So here’s the example that caught my attention. David Wallace-Wells has written a devastating book called The Uninhabitable Earth. In it he offers stark comparisons that help us to get at the dramatic effects of climate change which are admittedly so totalizing and sublime that we really can’t get our heads around it, so that, in effect, we look away, fatally complacent, and willfully deluded.
Wallace-Wells doesn’t. In fact, he has been collecting stories of climate change, stories that play out like fables, he says, in hopes of getting our attention: “a group of Arctic scientists trapped when melting ice isolated their research center, on an island populated also by a group of polar bears; a Russian boy killed by anthrax released from a thawing reindeer carcass, which had been trapped in permafrost for many decades.”
Here’s the one that caught me:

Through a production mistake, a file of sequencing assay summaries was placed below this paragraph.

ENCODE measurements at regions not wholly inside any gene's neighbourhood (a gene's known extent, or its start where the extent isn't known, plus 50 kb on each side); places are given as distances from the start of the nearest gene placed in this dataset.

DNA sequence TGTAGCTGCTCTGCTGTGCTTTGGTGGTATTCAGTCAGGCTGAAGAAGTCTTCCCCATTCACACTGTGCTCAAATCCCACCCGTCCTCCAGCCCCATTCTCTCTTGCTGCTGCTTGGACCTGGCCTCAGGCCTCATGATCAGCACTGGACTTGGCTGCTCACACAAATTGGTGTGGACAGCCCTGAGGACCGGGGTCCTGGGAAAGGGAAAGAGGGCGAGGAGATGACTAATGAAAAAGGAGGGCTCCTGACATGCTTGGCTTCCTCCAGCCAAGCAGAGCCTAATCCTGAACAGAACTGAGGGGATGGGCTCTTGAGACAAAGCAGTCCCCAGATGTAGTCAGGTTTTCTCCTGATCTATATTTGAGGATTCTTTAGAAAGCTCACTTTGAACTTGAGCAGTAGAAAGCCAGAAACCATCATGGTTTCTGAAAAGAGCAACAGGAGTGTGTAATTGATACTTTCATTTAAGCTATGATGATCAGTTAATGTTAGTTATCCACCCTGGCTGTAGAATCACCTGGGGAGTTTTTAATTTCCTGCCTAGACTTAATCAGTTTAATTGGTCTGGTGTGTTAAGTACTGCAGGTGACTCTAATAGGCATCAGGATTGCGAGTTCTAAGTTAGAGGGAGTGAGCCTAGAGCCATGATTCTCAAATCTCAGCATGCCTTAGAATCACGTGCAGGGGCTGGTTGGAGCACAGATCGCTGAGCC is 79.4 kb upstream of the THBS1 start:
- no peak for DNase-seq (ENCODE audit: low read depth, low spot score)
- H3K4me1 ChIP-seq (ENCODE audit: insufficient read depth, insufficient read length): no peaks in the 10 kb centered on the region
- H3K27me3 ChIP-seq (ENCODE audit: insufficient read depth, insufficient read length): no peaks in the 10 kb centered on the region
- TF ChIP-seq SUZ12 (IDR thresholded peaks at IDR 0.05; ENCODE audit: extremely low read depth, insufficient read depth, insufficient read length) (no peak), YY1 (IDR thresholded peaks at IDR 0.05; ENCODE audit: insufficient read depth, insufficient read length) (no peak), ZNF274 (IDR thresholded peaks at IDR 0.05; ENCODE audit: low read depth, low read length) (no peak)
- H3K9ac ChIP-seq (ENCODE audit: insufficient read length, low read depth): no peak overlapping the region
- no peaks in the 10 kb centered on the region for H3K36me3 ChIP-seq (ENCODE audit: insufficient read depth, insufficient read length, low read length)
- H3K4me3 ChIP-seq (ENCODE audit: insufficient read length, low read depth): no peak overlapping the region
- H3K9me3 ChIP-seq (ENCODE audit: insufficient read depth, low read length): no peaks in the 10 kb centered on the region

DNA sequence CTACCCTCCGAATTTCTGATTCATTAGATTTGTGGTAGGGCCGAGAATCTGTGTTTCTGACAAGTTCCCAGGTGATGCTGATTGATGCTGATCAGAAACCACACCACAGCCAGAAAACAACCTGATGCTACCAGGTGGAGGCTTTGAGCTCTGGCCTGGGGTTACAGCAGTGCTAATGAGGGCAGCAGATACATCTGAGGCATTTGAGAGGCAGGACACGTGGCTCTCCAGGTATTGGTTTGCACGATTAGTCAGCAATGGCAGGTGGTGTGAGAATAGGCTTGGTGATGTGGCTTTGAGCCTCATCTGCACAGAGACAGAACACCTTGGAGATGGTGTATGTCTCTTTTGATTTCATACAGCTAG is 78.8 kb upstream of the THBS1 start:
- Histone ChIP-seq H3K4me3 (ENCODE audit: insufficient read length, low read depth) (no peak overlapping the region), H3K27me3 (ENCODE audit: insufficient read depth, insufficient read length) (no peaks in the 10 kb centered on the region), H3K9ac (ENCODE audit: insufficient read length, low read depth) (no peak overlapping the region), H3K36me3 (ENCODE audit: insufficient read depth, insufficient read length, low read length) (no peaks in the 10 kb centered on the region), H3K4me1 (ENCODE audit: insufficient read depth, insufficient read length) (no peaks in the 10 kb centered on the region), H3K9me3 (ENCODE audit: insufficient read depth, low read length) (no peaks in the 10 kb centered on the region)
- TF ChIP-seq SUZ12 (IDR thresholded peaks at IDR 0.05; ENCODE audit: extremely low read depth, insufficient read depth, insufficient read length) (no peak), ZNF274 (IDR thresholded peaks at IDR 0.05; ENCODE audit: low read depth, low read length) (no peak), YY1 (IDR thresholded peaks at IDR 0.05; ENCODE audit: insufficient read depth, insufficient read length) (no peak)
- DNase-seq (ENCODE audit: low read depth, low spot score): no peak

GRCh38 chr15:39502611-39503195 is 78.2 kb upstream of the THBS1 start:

Beginning in 2011, about one million Syrian refugees were unleashed on Europe by a civil war inflamed by climate change and drought—and in a very real sense, much of the “populist moment” the entire West is passing through now is the result of panic produced by the shock of those migrants.
Well, that caught my attention, but he was just beginning:
The likely flooding of Bangladesh threatens to create ten times as many, or more, received by a world that will be even further destabilized by climate chaos—and, one suspects, less receptive the browner those in need. And then there will be the refugees from sub-Saharan Africa, Latin America, and the rest of South Asia—140 million by 2050, the World Bank estimates, meaning more than a hundred times Europe’s Syrian “crisis.”[iii]